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Despite the nominal end of large-scale fighting in Chechnya, Russian security forces continue to detain hundreds of non-combatants in their ongoing operations against Chechen rebel forces. While most of those detained are subsequently released after periods in acknowledged detention, dozens remain unaccounted for- "disappeared"- and are not seen alive by their families again. Relatives' inquiries to Russian authorities as to their whereabouts are met with denials that the "disappeared" persons were ever in custody. The unacknowledged detention of civilians places them outside the protection of the law, making them vulnerable to extrajudicial execution and torture.

Families of the "disappeared" make enormous efforts to visit police stations, military bases, and detention centers throughout Chechnya and elsewhere in the Russian Federation, lodging petitions and complaints with officials at all levels. It is not uncommon for a family to be searching for more than one "disappeared" relative. Some of the "disappeared" are later found dead in makeshift temporary graves, sometimes bearing signs of torture. Most are never heard from again, denying their relatives even a body to grieve over.

This report covers eighty-seven new cases of "disappearance" documented by Human Rights Watch since its last report on "disappearances" in Chechnya in March 2001.1 Eighty of these took place in 2001, a scale belying any notion that forced disappearances of civilians in Chechnya is a problem of the past. The rise in the number of "disappearances" during targeted raids on private residences is a particularly disturbing development. While the majority of forced disappearances in the March 2001 report took place during large-scale "sweep" operations and at checkpoints, almost half the cases in the present report occurred during raids targeting particular individuals. The raids often took place before dawn and generally involved masked and heavily armed Russian security personnel without identifiable insignia traveling in unmarked armored personnel carriers (APCs).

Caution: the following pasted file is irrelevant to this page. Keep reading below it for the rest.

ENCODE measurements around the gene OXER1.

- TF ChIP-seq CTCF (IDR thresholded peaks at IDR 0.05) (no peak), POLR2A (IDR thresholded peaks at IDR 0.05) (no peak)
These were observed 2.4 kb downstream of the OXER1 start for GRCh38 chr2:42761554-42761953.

The elements that make up a forced disappearance-chiefly the unlawful and unacknowledged deprivation of liberty by the government-and the torture and killing that frequently result, are prohibited under international human rights law. Despite its international legal obligations, Russia is failing to prevent "disappearances" by its security forces, and failing properly to investigate and prosecute such cases after they occur. The response of the civilian and military procuracies-the agencies charged with the investigation and prosecution of "disappearances"-remains inadequate, allowing abusive security personnel to act with impunity.

Since March 2001, there have been cosmetic improvements in the response of the civilian procuracy to complaints of "disappearance": most complaints now lead to investigations being formally being opened, and far fewer problems relating to access to the civilian procuracy are being reported by relatives. However, the main obstacles to accountability remain. The civilian procuracy has jurisdiction over the police, but has no legal authority to investigate abuses by members of the armed forces. It also receives little cooperation from the military and security services, including in some cases concerted obstruction by top officials, who transfer service personnel out of Chechnya to evade investigations. The civilian and military procuracies do not conduct aggressive investigations, and few investigations lead to prosecutions. To date, not a single serviceman or officer has been convicted for their involvement in a forced disappearance. Relatives still have little access to the military procuracy, even at a local level.